Tag Archives: James Oglethorpe

Videos are easy?

Making videos are easy, I was told.  They’re not.  They’re work… I mean, lots of work.

Working with Trustees’ Garden in Savannah, I’ve had the pleasure and job of finding the history of the ten-acre site that was the first British-Crown sanctioned experimental garden in North America.  The history of the site has been astounding when one finds the things that took place there and the people associated with the spot on the eastern side of the Historic District.

There is so much history I’ve started declaring it to be, arguably, the most historic piece ground in the southeastern United States.  I qualify by saying, “If it isn’t, then it is definitely a most historic ground.”

The video…

First, the script must be written, condensed, and (semi) memorized.  Then film the narrative.  Then finding illustrations for which permissions can be gained.  Then the editing.  It’s a bunch of work… and I loved every minute.

It is fitting that a short video introduce the site.  But saying that is like trimming 286 years of intense activity into a seven-minute YouTube post.

I didn’t.

I can’t.

So here’s what I was able to cram into that length of “air time.”  Take a look and give me your opinion.

– JB

© J Byous Company, All rights reserved 2019

 

 

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Oglethorpe: Between Heaven and Hell

westminster.-old-palace-yard-in-1796-from-a-drawing-by-miller-.-london-c1880.jpg

Oglethorpe’s tree-fronted home is shown at the right on the northeast edge of Old Palace Yard.

He lived halfway between Heaven and Hell, Georgia founder James Edward Oglethorpe. His front steps on London’s St. Margaret Lane were downwind of the King’s fish yard that occupied a courtyard that opened a few houses to his right. The subsequent air often fogged his parlor and bedrooms with acrid, pungent punctuated smells that mixed with the sounds of morning-barking fishmongers, street merchants, and neighborhood workers. Around them, the clatter of knocking, squeaking wagons and carts rolled along the lane, bouncing over sparsely patched islands of free-stone pavers that dotted the long-furrowed thoroughfare.

At the far end of the market behind the rows of salmon, trout, and eel-laden stalls was the location of Hell, an eatery and watering hole once frequented by poet Ben Johnson and ridiculed by diarist Sir William Pepys.  The main entrance lured its customers down a stairway from the interior of Westminster Hall the way hookers call salesmen from an Amsterdam window — liquor lubricates opposition tongues.  It was known for being a “petty-tavern,” a gathering spot frequented by parliament’s lowly law clerks who boozed in a basement hollow that once housed the Kings’ torture chamber, thus warranting the Hadean label.

Old Palace Yard 1746 from Roques map w red.jpg

The Old and New Palace yards with Oglethorpe’s home marked with the red dot.

According to Pepys, the tavern was a “resort of disreputable characters and the most raffish of lawyers’ clerks.”  South, across the street to left of Oglethorpe’s house was Heaven, a more, but little more, up-scale tavern in a line of ramshackle brick and Tudor buildings running from west to east.  They blocked his view of the greater part of the Old Palace Yard like listing and leaning hung-over sailors lined across a deck of an outbound schooner.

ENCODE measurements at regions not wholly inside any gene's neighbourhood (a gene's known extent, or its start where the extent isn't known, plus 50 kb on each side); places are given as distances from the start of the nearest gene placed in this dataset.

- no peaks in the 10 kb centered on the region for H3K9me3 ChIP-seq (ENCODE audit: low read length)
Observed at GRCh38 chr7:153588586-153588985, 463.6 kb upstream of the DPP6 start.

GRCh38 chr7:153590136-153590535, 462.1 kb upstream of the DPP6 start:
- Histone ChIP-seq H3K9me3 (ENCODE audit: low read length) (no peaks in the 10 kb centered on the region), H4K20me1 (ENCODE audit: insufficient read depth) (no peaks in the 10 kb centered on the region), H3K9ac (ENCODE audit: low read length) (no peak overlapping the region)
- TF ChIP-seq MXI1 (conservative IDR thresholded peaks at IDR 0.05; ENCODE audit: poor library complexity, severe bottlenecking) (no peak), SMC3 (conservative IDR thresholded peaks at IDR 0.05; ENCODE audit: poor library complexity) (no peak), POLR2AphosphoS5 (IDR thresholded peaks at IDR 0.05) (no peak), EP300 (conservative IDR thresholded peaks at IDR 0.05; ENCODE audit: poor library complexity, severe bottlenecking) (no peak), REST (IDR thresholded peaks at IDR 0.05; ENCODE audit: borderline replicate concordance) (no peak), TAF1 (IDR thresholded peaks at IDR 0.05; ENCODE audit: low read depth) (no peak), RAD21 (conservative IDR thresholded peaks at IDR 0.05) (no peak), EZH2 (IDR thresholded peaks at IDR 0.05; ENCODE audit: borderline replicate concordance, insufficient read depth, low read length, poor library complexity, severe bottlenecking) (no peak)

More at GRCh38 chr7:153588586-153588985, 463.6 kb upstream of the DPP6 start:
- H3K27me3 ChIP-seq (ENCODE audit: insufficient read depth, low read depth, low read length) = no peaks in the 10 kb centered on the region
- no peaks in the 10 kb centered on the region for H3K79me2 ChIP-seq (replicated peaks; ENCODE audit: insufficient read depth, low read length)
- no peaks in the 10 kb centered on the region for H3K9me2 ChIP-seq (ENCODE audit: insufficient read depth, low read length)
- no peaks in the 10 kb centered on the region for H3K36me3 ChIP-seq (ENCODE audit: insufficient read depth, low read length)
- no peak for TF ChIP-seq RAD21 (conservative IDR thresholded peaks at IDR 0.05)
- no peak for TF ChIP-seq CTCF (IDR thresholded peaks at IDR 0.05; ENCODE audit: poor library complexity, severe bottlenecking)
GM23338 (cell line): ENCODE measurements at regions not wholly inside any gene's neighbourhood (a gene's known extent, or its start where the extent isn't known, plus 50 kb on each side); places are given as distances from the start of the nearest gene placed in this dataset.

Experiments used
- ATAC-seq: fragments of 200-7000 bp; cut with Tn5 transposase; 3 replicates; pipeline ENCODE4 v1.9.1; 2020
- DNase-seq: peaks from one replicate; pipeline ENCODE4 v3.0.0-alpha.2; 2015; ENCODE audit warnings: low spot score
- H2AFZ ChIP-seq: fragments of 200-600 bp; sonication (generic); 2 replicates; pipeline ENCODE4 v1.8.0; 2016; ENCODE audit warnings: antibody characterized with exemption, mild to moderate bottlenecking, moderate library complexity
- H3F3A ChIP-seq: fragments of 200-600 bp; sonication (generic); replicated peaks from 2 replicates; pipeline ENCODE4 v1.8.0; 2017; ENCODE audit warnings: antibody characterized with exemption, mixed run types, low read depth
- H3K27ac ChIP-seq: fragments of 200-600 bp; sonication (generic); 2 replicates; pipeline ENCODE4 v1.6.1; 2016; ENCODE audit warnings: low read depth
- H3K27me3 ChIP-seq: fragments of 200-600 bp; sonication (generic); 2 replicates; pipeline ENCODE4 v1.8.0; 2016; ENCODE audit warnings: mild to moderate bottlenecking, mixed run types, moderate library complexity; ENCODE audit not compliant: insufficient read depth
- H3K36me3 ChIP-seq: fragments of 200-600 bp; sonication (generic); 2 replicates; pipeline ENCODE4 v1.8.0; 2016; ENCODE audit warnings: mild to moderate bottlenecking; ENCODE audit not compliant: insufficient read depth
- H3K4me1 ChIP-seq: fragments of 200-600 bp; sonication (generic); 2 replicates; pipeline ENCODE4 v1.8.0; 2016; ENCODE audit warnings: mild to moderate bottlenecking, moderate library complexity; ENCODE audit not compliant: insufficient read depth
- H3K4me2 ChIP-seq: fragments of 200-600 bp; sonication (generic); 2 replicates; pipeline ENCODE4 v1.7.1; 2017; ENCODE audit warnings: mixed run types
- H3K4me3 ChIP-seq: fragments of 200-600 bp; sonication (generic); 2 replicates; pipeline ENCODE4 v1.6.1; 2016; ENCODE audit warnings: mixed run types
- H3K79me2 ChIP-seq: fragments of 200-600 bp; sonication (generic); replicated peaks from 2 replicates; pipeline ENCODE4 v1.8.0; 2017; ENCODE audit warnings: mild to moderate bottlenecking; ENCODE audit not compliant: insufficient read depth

From there a few feet to the left and diagonally across the lane was another tavern, the Naked Boy and Star, which held the ground beside Westminster Abbey.  It served a slightly-more upscale clientele, Members of Parliament, poets, businessmen, lobbyists, and the occasional well-known Londoner.  Other Taverns in the area carried the trend with the names, Purgatory and Paradise.  A few doors away from the Star, at the corner of the Abbey, Geoffrey Chaucer had once lived in an upstairs flat near “The Poet’s Corner” where he was later interred.

Stepping from his portico, Oglethorpe’s route was “incommodious” as writer Henry Miles penned, noting that the lane in front of his home had “a paling of four feet high… placed between its single footpath and the carriageway, to protect the passenger from the carriages and the mud which they splashed on all sides in abundance.”  The wealthy in London, like everyone else, existed in a world of noise, foul smells, dust, mud, filth, and strewn garbage.  James held that rank in society — wealthy.

– Excerpt from an upcoming book by JD Byous

 

Sources

William Maitland et al, The History and Survey of London From Its Foundation to the Present Time: in Two Volumes, Book II, 1756, p 793: Rev. Mackenzie E. C. Walcott, M.A., Memorials of Westminster the City, Royal Palaces, Houses of Parliament, Whitehall, St. Peters’s College, the Parish Churches, Worthies, Streets, Modern Buildings, and Ancient Institutions, 1851, p 221.

Henry Downes Miles, The Life of Richard Palmer: Better Known as Dick Turpin…, London, p 79, 1839.

John Thomas Smith, Antiquities of the City of Westminster, London, 1807 p 68; Henry Downes Miles, The Life of Richard Palmer Better Known as Dick Turpin the Notorious Highwayman and Robber, 1839 p 79.

Henry Miles, The Life of Richard Palmer, London, p 78, 1839.

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